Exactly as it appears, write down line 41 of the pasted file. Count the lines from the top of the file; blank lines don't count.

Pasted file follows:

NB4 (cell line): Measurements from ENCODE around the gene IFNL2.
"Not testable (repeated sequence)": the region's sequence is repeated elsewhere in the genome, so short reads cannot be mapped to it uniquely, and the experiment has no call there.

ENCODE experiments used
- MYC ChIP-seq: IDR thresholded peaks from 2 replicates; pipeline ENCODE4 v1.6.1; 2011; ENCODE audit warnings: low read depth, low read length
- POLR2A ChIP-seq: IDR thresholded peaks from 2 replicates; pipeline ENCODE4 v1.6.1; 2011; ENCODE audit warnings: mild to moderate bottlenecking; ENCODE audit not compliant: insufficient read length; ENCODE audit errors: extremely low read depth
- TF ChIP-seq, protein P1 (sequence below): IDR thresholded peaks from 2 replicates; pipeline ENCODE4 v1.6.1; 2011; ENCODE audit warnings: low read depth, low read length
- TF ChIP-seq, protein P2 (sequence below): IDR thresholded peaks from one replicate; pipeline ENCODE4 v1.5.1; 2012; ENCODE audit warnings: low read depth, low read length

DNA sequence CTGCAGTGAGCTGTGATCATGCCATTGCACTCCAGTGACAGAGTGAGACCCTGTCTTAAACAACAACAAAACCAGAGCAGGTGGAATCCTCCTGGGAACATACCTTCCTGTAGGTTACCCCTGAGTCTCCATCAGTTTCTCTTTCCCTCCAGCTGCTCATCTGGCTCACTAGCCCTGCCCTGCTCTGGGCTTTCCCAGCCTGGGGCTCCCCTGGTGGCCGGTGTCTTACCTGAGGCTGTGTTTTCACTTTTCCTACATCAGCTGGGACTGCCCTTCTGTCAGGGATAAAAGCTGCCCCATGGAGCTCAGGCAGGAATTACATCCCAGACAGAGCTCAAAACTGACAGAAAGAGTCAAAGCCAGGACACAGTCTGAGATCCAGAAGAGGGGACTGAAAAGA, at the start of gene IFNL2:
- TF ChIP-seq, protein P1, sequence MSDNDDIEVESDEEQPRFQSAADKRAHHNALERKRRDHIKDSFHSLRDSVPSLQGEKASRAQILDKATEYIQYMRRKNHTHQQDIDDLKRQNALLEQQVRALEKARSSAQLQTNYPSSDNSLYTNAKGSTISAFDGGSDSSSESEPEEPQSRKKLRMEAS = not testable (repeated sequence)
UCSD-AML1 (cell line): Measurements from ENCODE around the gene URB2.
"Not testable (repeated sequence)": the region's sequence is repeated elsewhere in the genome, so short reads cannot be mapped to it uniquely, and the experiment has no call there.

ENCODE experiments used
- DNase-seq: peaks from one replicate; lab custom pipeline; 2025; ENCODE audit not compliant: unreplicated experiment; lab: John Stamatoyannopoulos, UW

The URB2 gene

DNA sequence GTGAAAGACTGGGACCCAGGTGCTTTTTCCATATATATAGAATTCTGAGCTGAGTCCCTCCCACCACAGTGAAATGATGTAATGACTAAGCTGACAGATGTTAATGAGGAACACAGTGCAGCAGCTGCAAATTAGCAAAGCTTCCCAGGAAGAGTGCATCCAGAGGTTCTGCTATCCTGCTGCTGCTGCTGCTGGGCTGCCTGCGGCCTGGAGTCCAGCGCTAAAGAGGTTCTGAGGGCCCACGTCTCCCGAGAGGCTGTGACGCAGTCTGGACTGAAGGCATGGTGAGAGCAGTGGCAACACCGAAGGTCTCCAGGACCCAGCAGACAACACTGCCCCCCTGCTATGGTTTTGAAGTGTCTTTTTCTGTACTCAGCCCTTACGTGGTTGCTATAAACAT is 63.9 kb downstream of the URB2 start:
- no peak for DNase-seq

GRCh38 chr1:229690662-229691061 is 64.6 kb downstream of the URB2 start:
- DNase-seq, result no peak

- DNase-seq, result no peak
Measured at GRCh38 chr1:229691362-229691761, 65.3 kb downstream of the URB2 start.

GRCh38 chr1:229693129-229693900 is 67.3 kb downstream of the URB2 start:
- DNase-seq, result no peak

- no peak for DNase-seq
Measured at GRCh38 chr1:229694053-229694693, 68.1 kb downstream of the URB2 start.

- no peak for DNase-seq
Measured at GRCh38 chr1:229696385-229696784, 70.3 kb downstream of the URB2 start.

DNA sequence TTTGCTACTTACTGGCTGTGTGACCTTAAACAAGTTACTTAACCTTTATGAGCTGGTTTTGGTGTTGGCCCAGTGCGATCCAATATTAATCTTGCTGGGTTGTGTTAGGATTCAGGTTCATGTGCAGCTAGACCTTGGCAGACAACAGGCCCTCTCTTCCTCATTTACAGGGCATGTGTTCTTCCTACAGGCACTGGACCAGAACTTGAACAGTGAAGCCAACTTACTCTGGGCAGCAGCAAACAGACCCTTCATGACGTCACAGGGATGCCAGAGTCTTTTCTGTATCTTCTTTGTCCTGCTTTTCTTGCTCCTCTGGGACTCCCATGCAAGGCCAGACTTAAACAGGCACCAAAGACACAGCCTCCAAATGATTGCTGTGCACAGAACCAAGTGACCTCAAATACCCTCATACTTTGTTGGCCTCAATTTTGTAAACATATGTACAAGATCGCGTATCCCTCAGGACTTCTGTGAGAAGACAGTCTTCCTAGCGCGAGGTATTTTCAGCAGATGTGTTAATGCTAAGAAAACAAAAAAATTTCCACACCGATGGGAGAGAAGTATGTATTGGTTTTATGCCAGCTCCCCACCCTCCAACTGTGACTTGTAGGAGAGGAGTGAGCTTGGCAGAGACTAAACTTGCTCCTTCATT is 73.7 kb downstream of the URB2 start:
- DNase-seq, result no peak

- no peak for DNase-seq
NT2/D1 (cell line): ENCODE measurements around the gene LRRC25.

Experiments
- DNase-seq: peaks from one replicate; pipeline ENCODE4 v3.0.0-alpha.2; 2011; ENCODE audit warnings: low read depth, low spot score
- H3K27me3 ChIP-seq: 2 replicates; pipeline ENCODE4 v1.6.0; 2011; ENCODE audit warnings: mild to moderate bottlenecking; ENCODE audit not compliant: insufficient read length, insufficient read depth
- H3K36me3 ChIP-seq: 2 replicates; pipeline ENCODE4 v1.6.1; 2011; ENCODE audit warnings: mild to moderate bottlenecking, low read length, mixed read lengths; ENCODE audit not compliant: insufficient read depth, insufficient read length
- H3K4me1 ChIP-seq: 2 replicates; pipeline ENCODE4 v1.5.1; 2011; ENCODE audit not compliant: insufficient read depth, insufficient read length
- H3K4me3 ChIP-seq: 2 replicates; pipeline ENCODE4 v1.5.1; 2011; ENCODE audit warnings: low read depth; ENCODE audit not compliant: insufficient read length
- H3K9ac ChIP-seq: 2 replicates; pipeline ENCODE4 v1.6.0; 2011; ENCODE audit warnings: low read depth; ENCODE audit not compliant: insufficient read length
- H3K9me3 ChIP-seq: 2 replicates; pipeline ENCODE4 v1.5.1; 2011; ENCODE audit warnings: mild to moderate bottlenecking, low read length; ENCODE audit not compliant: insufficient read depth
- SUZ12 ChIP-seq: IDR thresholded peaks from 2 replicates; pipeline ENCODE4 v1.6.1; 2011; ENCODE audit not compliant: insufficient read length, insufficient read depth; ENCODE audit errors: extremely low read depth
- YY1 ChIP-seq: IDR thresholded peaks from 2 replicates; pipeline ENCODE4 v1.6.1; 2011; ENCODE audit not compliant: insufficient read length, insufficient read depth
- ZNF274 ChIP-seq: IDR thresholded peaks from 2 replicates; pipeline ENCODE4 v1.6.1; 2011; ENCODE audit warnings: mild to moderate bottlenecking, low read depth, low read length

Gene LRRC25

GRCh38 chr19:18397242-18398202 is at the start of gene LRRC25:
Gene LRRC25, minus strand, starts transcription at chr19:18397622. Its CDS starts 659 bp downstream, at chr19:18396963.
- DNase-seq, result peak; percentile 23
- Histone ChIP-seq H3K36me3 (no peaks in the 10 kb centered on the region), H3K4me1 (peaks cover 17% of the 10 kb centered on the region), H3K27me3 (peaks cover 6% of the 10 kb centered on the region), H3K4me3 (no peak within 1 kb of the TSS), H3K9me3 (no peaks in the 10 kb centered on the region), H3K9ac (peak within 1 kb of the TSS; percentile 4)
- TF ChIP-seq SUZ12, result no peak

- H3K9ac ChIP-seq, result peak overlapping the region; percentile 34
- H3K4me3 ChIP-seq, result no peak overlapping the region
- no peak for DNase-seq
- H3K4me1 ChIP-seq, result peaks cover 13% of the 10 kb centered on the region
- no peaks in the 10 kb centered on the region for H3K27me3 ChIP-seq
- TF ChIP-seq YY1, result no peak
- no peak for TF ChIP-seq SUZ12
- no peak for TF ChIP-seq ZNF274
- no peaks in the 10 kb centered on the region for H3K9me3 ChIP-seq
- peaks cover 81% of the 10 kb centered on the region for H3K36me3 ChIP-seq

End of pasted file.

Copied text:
- ZNF274 ChIP-seq: IDR thresholded peaks from 2 replicates; pipeline ENCODE4 v1.6.1; 2011; ENCODE audit warnings: mild to moderate bottlenecking, low read depth, low read length